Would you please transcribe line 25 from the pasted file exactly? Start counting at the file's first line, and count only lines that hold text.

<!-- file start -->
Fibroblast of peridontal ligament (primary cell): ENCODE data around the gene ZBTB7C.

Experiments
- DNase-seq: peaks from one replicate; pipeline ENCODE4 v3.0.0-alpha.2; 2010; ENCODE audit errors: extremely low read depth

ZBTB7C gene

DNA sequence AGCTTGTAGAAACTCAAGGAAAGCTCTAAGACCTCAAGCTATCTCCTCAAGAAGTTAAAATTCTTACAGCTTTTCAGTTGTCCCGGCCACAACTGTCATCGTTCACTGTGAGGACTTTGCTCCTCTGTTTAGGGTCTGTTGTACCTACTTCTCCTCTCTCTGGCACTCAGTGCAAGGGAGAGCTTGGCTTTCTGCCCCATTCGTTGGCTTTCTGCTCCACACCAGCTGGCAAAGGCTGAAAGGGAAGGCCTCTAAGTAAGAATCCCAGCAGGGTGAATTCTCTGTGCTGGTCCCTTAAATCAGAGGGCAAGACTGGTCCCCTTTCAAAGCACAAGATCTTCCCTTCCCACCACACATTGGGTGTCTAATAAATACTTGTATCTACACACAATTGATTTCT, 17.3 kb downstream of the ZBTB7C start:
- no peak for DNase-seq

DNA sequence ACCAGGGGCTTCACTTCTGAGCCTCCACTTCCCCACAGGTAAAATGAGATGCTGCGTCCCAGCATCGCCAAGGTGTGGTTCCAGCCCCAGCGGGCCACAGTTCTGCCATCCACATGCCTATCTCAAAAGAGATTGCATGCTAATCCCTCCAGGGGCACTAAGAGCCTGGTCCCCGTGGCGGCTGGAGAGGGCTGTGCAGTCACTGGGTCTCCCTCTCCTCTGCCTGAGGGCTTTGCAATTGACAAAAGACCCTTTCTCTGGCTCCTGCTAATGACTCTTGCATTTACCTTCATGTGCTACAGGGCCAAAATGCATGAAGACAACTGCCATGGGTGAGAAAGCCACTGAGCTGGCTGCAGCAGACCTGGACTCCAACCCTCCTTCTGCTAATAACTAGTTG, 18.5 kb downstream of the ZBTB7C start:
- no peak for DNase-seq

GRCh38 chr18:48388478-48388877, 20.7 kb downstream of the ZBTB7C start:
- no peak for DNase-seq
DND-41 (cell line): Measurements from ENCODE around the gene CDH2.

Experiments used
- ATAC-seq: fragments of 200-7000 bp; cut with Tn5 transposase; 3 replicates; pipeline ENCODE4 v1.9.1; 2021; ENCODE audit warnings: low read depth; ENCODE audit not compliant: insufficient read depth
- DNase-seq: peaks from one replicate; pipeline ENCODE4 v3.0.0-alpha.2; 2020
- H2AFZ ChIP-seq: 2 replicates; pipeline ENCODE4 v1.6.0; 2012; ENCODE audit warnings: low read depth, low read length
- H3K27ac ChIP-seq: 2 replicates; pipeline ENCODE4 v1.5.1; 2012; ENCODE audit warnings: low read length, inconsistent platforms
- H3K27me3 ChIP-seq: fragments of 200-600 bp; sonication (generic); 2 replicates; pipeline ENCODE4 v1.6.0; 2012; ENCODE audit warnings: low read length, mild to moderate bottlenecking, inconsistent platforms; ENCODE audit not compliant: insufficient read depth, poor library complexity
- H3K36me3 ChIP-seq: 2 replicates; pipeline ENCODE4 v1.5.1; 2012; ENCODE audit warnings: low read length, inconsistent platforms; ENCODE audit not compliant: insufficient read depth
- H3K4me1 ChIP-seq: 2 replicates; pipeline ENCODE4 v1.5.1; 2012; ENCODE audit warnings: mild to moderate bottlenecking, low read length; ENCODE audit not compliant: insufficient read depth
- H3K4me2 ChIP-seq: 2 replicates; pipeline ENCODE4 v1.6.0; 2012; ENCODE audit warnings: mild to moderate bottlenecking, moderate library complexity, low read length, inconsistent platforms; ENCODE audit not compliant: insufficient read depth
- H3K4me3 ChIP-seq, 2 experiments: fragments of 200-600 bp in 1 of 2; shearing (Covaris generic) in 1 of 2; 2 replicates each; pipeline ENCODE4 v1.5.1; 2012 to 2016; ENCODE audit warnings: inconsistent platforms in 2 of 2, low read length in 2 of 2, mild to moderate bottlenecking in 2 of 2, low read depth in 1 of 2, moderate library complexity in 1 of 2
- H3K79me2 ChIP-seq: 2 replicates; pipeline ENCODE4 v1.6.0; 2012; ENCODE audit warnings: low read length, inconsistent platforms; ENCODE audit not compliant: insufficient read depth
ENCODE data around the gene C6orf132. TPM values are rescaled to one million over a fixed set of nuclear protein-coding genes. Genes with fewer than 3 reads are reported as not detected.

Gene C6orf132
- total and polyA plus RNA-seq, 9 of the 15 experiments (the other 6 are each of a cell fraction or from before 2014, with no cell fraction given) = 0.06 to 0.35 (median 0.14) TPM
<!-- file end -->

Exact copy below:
- total and polyA plus RNA-seq, 9 of the 15 experiments (the other 6 are each of a cell fraction or from before 2014, with no cell fraction given) = 0.06 to 0.35 (median 0.14) TPM